A 15-year-old boy was found hanged by his brother in the bedroom they shared together.
Dixon Strachan was rushed to hospital after being discovered by his brother but died in Alder Hey Children’s Hospital on February 10.
Police examined Dixon’s phone but no evidence was found as to a possible explanation for the tragedy.
The inquest also heard about a former classmate of Dixon, from the same village, who was found hanged two years ago.
At an inquest this week, a coroner said there was no evidence Dixon had intended to take his own life and ruled out a link with the other boy’s death.
The Preston inquest was told that Year 11 pupil Dixon was studying for his GCSEs at Garstang Academy.
He had been applying for college places and his death came as a ”bolt out of the blue.”
He was described as a ‘fun, caring, enthusiastic person who always made people laugh and smile no matter what’.
Dixon’s mother Gemma Wall said: ‘“He was looking to go to college this September, he was studying for his GCSEs he enjoyed school.
“He used to get me up in the morning. He was very punctual and he had a morning routine where we would sit together for an hour.
“There was no rushing him in the morning he got himself ready.
“I collected him on the Wednesday from school because he had a migraine and he didn’t go back to school for the rest of that week, he died on the Sunday.
“The other boy was older. He was in the year above. They went to a small village primary school.
“They were in the same class for a few years – but they weren’t close friends.
“It was just all unexpected and out of the blue. That day had been so normal he asked me to make his lunch and make him a coffee which I did – he had told me on the Friday that he had applied for college.”
Det Sgt Simon Balderstone, of Lancashire Police who investigated the tragedy, said: ”We attended the home address and were shown to the bedroom shared with his brother at the front of the property in the rural village of Calder Vale, on the edge of the Forest of Bowland, in Lancashire.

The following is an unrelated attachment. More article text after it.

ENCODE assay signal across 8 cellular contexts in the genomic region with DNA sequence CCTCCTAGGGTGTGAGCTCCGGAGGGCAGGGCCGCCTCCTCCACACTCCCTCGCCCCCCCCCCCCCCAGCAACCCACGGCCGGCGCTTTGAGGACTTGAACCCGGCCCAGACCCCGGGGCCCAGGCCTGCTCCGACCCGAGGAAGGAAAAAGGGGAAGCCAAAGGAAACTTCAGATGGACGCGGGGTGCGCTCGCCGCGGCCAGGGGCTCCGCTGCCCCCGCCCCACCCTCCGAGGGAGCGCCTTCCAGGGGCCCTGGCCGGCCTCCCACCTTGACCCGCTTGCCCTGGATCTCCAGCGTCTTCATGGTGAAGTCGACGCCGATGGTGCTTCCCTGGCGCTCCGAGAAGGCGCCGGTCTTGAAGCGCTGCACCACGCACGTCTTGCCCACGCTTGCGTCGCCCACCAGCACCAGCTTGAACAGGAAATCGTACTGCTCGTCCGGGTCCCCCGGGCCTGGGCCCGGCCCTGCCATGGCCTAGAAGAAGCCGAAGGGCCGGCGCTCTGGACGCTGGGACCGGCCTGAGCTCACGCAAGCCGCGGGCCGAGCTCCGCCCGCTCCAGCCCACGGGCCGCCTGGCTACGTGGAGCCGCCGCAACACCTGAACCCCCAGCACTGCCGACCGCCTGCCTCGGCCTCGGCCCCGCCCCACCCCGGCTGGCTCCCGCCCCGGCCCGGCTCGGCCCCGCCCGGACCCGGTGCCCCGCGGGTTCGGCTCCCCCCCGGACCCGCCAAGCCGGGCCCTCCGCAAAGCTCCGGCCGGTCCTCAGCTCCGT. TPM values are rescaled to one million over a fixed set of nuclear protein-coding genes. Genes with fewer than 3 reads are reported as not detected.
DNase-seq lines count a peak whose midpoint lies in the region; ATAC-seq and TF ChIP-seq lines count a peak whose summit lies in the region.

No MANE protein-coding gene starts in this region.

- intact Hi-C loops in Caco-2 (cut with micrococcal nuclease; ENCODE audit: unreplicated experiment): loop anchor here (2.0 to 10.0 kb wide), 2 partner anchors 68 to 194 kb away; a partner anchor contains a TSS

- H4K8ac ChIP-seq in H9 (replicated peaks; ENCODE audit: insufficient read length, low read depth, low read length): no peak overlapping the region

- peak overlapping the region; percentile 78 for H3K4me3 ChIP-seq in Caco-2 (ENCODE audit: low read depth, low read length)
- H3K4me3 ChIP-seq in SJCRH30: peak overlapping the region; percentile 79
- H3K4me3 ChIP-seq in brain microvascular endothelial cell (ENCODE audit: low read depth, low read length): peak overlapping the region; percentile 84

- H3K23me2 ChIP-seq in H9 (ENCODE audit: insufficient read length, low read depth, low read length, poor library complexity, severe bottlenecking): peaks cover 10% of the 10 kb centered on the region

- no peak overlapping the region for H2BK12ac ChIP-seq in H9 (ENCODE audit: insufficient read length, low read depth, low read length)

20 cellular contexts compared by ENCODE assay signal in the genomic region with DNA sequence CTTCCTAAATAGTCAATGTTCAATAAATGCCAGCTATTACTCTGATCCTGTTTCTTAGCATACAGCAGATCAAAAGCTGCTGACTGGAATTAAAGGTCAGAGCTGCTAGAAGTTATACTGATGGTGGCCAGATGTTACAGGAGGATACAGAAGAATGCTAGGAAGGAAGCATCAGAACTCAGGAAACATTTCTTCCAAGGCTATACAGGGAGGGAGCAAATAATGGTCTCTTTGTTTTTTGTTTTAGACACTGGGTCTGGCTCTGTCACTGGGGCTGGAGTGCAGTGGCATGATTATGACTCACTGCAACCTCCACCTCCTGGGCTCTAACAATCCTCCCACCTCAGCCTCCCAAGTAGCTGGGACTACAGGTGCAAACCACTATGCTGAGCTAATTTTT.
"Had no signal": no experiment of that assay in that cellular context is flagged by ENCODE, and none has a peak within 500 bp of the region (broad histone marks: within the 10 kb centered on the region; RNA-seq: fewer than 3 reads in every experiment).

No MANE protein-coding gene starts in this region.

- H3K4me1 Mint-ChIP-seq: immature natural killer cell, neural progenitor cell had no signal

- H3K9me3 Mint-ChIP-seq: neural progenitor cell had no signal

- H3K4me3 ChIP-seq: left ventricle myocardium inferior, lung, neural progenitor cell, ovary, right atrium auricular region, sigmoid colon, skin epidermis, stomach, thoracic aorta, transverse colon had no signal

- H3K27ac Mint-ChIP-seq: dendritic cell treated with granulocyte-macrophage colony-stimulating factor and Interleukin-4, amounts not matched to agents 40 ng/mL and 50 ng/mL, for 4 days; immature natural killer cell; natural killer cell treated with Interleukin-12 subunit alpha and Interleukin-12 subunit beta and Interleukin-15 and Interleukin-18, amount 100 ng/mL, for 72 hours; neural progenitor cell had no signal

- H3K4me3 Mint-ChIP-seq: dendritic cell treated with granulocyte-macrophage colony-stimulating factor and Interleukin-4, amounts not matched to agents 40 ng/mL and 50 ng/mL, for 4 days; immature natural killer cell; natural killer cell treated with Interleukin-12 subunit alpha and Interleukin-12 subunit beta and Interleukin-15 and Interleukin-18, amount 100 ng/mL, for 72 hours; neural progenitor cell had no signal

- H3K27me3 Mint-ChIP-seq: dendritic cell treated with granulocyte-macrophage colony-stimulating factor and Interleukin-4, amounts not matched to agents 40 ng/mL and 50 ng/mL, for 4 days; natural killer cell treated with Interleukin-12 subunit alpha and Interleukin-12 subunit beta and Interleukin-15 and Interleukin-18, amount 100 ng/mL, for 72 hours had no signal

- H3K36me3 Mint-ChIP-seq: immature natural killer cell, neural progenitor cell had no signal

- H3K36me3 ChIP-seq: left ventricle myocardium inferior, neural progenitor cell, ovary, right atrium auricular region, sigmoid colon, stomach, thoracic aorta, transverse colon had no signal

”There were bunkbeds and he slept on the upper bunk, in the room there were a couple of Playstations and phones.”
Recording a narrative verdict coroner Richard Taylor said: “Dixon had been at home with his mum and brothers.
“His mother had gone to Fleetwood and come back at 4pm. She shouted for the children to come down but he didn’t come downstairs.
“His brother went upstairs and found him. Dixon was applying for college places and there was nothing in his phone to arouse suspicion.
“A boy from the village had hung himself – they would have been friends when they were younger but there was no link between them.
“There is insufficient evidence to determine his intent. There is no evidence of that at all. We can’t say he intended to end his life.
“I’m sorry you have to relive this although I suspect you relive it every day, I hope it is a small step in the grieving process.”
In a Facebook post at the time of Dixon’s death Miss Wall, a former teaching assistant said; ”Everything has changed, yet nothing has changed. We go on as before but with a sadness, a heaviness that won’t go away.
“We laugh still and we cry too. The house is quieter, someone important is missing and we will never get him back. The pain of losing your child is truly horrific.”
Alasdair Ashcroft, principal of Garstang Academy, said: “We are greatly saddened by this piece of news, and our thoughts and condolences are with the student’s family and friends at this difficult time.
“During this time, as our school community processes the tragic news and copes with grief, we will offer counselling and bereavement support services to all our students and staff.”